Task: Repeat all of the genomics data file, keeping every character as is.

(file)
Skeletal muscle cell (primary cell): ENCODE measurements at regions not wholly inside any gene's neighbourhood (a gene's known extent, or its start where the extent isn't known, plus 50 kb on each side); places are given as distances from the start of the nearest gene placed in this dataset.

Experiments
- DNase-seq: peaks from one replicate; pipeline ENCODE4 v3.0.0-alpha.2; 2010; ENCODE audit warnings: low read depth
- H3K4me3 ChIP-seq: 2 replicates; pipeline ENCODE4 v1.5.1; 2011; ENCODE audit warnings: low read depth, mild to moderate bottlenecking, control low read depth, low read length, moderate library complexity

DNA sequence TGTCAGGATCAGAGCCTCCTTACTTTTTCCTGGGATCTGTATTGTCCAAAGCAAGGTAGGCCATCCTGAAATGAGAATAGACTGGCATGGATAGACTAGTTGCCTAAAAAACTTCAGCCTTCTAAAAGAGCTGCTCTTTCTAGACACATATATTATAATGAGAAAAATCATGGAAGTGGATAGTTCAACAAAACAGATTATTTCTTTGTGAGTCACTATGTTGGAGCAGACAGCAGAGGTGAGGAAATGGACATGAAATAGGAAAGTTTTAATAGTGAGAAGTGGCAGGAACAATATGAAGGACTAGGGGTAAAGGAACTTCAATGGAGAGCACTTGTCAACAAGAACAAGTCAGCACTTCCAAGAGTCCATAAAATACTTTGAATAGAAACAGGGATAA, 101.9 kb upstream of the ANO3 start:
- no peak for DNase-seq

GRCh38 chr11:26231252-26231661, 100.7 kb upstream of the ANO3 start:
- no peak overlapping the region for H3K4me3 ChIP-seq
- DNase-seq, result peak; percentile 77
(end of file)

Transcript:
Skeletal muscle cell (primary cell): ENCODE measurements at regions not wholly inside any gene's neighbourhood (a gene's known extent, or its start where the extent isn't known, plus 50 kb on each side); places are given as distances from the start of the nearest gene placed in this dataset.

Experiments
- DNase-seq: peaks from one replicate; pipeline ENCODE4 v3.0.0-alpha.2; 2010; ENCODE audit warnings: low read depth
- H3K4me3 ChIP-seq: 2 replicates; pipeline ENCODE4 v1.5.1; 2011; ENCODE audit warnings: low read depth, mild to moderate bottlenecking, control low read depth, low read length, moderate library complexity

DNA sequence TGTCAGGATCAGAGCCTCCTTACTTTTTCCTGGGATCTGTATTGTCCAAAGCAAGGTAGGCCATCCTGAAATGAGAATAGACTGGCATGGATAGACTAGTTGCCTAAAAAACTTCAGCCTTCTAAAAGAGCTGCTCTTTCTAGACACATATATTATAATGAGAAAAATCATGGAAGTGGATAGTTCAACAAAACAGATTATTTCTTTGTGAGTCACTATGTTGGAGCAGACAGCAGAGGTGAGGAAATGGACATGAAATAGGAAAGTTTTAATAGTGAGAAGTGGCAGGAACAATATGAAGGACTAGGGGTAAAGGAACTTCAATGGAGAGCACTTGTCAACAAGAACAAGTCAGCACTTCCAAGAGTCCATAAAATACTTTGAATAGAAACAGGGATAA, 101.9 kb upstream of the ANO3 start:
- no peak for DNase-seq

GRCh38 chr11:26231252-26231661, 100.7 kb upstream of the ANO3 start:
- no peak overlapping the region for H3K4me3 ChIP-seq
- DNase-seq, result peak; percentile 77